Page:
NORMAN — Melissa Holt and her fellow “mental health militia” members stood on a curb Monday, complete with signs and petitions.
Holt and a group of about 10 other mental health providers and advocates, donning “Mental Health Militia” T-shirts, started their protest at noon Monday outside a children’s behavioral conference, which was hosted by the Oklahoma Department of Mental Health and Substance Abuse Services.
The group spent the next five hours protesting a proposed Medicaid policy change that would change which Oklahomans were eligible for psychosocial rehabilitation services, which Holt said includes helping teach people life skills that complement the talk therapy they receive from counselors.
Under the proposed rule change, adults and children would qualify to receive psychosocial rehab services only if they have been hospitalized at a psychiatric inpatient facility; have been admitted to a crisis center; or have been determined disabled by the Social Security Administration for mental health reasons.
Additionally under the changes, children might also qualify if they’ve been identified as having emotional disturbances and have related education plans, such as an individualized education program plan, for those mental health needs. Adults also may qualify if they live in a residential care facility.
Holt, who owns Elite Counseling in Kingston, said the proposed rule change will largely affect small private mental health agencies like the agency she runs in southern Oklahoma.
“It is going to be detrimental to children, families and individuals that need mental health counseling services,” Holt said.
The state’s mental health agency proposed the policy change after the Oklahoma Legislature did not allocate the agency all of the additional $20 million that its leaders said it needed to maintain the services it provides.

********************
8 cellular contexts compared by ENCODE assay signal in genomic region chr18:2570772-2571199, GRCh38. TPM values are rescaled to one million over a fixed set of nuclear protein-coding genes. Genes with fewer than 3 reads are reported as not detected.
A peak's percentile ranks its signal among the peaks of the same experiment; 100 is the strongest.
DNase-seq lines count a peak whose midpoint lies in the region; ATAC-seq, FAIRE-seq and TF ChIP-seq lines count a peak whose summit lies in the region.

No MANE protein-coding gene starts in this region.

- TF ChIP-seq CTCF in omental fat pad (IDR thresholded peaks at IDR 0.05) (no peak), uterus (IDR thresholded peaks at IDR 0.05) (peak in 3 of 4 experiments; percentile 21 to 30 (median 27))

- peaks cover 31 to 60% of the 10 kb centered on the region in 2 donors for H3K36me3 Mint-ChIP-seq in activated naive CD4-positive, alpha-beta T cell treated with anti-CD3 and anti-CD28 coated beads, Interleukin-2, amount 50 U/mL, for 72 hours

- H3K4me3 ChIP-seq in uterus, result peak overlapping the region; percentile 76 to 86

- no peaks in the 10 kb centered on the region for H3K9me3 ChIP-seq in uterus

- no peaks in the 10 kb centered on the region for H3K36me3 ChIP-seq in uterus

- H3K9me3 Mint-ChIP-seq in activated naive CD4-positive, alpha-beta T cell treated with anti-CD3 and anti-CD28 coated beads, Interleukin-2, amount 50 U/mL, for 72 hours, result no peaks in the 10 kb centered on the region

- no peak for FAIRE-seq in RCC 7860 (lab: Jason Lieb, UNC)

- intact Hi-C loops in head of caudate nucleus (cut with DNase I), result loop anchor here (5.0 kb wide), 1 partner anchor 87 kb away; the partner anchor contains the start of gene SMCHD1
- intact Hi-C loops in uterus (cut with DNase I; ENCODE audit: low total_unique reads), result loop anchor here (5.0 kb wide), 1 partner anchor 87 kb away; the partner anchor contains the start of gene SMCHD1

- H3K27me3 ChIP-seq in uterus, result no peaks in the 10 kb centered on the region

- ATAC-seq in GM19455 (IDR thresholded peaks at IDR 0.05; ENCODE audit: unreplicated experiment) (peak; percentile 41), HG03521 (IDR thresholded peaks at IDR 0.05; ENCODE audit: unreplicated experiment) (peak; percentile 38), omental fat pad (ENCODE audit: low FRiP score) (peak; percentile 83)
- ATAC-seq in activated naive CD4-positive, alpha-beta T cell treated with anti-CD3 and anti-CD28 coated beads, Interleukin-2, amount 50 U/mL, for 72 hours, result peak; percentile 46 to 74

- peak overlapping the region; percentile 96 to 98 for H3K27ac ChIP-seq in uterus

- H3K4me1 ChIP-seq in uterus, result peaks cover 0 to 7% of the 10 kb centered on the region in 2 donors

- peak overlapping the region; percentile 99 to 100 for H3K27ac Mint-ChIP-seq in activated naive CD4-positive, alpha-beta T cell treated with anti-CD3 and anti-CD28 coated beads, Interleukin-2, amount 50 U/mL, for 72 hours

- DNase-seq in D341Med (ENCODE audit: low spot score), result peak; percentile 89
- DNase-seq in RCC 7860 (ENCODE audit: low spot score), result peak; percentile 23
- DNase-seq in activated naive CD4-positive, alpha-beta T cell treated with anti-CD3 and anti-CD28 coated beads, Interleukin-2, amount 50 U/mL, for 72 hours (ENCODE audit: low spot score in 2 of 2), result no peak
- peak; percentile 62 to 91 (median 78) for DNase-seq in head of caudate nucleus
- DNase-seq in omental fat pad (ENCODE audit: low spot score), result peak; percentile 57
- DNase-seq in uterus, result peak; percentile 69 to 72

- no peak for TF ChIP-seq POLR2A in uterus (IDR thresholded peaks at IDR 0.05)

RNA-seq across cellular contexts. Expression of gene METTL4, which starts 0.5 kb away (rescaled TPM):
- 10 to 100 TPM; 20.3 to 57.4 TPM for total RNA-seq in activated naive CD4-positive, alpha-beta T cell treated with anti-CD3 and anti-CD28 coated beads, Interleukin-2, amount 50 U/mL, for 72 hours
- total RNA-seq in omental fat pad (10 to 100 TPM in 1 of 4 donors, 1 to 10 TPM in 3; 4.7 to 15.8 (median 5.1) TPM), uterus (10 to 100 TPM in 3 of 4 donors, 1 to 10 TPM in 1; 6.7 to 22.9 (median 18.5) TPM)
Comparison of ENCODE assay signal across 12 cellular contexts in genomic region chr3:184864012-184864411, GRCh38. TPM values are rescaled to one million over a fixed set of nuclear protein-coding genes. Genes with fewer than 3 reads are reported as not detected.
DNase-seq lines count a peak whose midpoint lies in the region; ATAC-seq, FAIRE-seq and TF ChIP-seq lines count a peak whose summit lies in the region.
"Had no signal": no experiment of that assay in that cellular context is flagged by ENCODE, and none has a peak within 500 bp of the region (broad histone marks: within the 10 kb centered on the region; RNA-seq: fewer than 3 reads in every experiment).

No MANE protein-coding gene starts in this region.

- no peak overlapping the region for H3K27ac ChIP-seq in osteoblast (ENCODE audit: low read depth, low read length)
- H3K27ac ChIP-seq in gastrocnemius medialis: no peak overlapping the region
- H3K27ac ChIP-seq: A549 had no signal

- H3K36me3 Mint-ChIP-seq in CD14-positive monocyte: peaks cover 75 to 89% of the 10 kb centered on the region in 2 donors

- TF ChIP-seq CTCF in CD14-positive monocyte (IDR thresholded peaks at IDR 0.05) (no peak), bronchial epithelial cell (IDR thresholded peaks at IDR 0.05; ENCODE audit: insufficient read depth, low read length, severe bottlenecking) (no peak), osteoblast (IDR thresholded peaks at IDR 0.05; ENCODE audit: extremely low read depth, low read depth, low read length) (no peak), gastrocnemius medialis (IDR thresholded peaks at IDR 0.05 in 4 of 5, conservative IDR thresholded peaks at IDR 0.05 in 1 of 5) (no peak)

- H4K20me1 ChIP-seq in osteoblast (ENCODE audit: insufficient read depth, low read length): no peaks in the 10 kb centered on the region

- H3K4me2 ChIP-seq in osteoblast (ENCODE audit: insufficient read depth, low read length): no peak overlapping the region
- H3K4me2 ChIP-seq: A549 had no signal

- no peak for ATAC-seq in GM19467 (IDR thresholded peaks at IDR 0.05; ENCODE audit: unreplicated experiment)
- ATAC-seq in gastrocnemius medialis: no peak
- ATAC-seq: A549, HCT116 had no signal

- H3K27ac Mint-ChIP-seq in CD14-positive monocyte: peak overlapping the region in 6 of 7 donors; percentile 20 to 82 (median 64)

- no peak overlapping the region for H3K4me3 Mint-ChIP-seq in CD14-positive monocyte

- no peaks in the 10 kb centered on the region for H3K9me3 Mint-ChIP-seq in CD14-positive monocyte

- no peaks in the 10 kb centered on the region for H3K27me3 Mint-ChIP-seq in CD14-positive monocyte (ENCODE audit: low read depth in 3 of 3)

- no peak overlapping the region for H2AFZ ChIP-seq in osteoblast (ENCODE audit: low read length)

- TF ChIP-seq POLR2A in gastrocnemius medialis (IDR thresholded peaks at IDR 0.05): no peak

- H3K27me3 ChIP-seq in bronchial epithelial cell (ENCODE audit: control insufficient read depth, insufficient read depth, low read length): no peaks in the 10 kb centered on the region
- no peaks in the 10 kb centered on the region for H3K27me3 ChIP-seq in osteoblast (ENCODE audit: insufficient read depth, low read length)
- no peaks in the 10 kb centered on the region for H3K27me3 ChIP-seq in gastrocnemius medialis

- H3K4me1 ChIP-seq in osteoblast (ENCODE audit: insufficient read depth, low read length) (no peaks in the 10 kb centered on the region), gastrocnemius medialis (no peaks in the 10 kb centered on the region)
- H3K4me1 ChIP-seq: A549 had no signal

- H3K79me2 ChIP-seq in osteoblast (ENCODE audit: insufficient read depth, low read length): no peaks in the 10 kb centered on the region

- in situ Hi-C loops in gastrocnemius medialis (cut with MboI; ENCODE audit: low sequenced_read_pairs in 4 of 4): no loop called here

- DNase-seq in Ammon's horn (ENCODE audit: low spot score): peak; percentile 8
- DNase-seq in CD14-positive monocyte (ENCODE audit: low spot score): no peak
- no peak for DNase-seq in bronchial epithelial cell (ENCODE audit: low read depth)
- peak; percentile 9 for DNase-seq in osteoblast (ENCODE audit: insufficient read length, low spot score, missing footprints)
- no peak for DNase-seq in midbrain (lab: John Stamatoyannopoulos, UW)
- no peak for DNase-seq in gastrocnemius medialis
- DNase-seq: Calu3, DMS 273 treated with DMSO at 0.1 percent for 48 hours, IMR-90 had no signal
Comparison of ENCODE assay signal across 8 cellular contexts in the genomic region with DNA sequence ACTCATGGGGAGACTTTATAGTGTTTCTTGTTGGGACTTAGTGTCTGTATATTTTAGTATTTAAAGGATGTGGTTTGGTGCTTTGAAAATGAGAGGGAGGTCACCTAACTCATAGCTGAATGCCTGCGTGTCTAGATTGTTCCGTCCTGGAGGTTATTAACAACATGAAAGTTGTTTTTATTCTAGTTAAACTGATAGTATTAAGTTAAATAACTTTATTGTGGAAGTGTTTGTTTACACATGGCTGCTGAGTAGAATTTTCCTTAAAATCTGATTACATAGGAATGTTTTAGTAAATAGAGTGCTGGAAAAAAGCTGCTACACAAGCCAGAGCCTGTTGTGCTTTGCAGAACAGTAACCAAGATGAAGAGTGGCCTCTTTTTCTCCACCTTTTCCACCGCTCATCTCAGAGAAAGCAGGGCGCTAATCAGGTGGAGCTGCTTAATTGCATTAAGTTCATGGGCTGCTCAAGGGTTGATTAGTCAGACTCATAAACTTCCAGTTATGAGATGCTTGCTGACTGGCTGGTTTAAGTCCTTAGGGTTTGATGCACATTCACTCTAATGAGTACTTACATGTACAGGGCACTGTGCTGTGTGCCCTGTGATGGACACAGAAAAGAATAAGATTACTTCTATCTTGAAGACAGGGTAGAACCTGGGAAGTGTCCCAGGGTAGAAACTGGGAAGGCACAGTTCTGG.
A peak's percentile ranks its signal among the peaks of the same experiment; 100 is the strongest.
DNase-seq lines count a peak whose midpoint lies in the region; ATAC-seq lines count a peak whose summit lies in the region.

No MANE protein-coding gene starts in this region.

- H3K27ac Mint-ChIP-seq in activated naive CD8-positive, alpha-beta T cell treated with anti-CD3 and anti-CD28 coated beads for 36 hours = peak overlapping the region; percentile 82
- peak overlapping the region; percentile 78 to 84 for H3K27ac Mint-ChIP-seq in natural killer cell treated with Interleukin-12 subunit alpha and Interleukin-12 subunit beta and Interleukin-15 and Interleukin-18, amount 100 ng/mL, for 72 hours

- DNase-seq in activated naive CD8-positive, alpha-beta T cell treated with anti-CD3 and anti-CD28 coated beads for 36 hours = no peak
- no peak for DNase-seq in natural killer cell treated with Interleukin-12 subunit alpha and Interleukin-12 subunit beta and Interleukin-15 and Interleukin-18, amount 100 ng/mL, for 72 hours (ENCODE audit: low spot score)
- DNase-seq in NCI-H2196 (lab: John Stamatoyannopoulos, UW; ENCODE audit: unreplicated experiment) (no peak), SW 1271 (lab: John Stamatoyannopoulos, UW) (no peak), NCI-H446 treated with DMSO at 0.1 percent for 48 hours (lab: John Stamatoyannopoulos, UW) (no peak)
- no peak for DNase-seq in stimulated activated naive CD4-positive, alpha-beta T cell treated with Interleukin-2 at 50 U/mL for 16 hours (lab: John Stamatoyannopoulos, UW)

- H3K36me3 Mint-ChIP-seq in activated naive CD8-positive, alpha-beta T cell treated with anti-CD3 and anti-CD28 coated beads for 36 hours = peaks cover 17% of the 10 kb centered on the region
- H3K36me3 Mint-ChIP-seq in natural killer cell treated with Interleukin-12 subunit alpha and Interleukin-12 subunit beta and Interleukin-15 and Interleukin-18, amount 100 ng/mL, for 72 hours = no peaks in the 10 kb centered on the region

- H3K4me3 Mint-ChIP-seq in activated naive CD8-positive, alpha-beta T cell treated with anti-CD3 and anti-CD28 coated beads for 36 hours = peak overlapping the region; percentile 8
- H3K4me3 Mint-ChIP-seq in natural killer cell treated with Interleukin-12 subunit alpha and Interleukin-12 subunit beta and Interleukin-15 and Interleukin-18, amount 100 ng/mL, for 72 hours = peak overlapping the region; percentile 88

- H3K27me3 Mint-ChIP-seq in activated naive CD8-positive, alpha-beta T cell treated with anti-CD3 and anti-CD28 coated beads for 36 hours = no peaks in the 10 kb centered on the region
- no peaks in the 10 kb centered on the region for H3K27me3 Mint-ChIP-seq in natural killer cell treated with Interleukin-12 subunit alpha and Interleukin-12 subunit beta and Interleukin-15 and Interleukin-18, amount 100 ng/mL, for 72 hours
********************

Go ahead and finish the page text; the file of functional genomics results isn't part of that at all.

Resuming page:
The Oklahoma Health Care Authority board will discuss and potentially approve the proposed changes at 1 p.m. Thursday at the agency’s meeting room.
Oklahoma has the second-highest rate of serious mental illness in the nation, and the majority of adults — about 70 percent — go without services, according to state and federal data.
To refrain from cutting funding that goes to inpatient and crisis beds, mental health officials proposed, among other things, changing the eligibility requirements for psychosocial rehab. The proposed change would save the department about $20 million.
Carrie Slatton-Hodges, the agency’s deputy commissioner of recovery and treatment, said the number of providers billing for psychosocial rehab services over the past few years has exploded.
Between the 2011 and 2013 fiscal years, there was an almost $70 million increase in outpatient behavioral health services paid by Oklahoma’s Medicaid program, and about 43 percent of that increase was in psychosocial rehab billing, she said. Also, there are 123 more agencies that are primarily rehab agencies in 2014 than there were in 2011, she said.
“It has been a tremendous increase,” Slatton-Hodges said. “We’ve seen more growth in this than any other service by far.”
Previously, about 57,000 Oklahoma adults and children received psychosocial rehab, she said. After the proposed rule change, that number would decrease to about 20,000 Oklahomans.
Holt said she worries about those Oklahomans who are no longer eligible. Psychosocial rehab provides children and adults with life skills, such as how to better control their anger, Holt said.
Without the service, clients will be left with only psychotherapy, the traditional talk therapy that a person receives during counseling, which they generally don’t receive as often as rehab, Holt said. Additionally, people learn more about their emotions and behaviors in therapy, not life skills like what behavioral health rehab specialists provide, she said.
Additionally, behavioral health rehab specialists might be left without jobs to do as the number of people who qualify for psychosocial rehab dwindles, Holt said.
“Basically, what that service is, it’s educational services — we can teach kids how to deal with ADHD, we can teach on domestic violence, we can teach on parenting. We can teach on communication,” Holt said. “Without that service, these kids will go without those services. These parents will go without these services.”